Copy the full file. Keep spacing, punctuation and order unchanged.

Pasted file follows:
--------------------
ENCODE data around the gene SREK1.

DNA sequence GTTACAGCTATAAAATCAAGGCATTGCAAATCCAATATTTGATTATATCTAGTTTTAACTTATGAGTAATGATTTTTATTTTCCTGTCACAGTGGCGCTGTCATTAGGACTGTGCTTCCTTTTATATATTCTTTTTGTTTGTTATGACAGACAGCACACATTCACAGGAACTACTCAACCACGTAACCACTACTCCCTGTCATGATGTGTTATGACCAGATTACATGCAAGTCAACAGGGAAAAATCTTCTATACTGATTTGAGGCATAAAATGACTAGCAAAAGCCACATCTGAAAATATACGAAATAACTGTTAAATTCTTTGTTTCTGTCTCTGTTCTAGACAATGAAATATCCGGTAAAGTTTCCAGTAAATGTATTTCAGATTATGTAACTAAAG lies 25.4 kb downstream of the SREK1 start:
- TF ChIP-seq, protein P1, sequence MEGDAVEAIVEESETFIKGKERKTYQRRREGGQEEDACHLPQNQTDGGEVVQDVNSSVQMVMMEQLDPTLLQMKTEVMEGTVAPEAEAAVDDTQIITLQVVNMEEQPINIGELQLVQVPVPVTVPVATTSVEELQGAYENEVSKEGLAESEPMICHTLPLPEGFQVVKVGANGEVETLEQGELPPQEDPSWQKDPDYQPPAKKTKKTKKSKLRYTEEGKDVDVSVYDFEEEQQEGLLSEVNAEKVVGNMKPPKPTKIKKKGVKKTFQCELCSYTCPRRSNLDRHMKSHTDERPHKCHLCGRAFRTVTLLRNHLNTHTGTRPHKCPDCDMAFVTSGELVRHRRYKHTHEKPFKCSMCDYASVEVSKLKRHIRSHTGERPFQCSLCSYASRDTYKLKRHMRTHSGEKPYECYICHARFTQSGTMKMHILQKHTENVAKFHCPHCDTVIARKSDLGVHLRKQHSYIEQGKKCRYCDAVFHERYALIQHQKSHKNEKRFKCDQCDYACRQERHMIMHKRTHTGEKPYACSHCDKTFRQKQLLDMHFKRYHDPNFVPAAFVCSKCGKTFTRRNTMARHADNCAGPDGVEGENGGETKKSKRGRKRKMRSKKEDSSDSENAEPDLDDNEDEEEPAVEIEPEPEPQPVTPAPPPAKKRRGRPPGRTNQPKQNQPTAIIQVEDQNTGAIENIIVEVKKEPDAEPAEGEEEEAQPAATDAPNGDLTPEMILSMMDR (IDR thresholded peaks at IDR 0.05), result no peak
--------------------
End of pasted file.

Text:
ENCODE data around the gene SREK1.

DNA sequence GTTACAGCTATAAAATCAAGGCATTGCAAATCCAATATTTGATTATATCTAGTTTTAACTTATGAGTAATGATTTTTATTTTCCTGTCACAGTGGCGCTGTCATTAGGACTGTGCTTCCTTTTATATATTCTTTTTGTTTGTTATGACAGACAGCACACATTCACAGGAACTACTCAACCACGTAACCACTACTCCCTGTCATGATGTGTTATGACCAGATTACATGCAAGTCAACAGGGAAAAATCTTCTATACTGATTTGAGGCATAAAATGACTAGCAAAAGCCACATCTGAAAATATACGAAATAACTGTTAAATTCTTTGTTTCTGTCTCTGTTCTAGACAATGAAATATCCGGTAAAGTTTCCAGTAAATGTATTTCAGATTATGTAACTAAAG lies 25.4 kb downstream of the SREK1 start:
- TF ChIP-seq, protein P1, sequence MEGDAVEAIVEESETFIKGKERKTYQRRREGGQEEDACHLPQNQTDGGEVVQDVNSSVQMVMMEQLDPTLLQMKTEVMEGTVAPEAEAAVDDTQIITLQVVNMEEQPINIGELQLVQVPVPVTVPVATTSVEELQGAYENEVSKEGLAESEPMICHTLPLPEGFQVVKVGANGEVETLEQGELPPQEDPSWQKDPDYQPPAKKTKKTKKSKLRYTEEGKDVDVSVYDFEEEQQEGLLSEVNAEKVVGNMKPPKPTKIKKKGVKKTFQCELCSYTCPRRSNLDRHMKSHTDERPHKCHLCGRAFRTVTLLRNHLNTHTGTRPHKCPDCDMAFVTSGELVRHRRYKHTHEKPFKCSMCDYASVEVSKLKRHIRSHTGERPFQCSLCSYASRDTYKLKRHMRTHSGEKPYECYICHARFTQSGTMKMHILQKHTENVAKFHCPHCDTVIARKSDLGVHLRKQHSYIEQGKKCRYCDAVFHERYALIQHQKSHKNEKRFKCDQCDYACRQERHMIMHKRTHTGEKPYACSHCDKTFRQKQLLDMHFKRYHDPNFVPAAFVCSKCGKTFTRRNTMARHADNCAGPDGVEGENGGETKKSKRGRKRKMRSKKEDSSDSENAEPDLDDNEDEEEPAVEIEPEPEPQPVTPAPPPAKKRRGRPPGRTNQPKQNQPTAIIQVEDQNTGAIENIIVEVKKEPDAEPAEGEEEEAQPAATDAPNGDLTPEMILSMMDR (IDR thresholded peaks at IDR 0.05), result no peak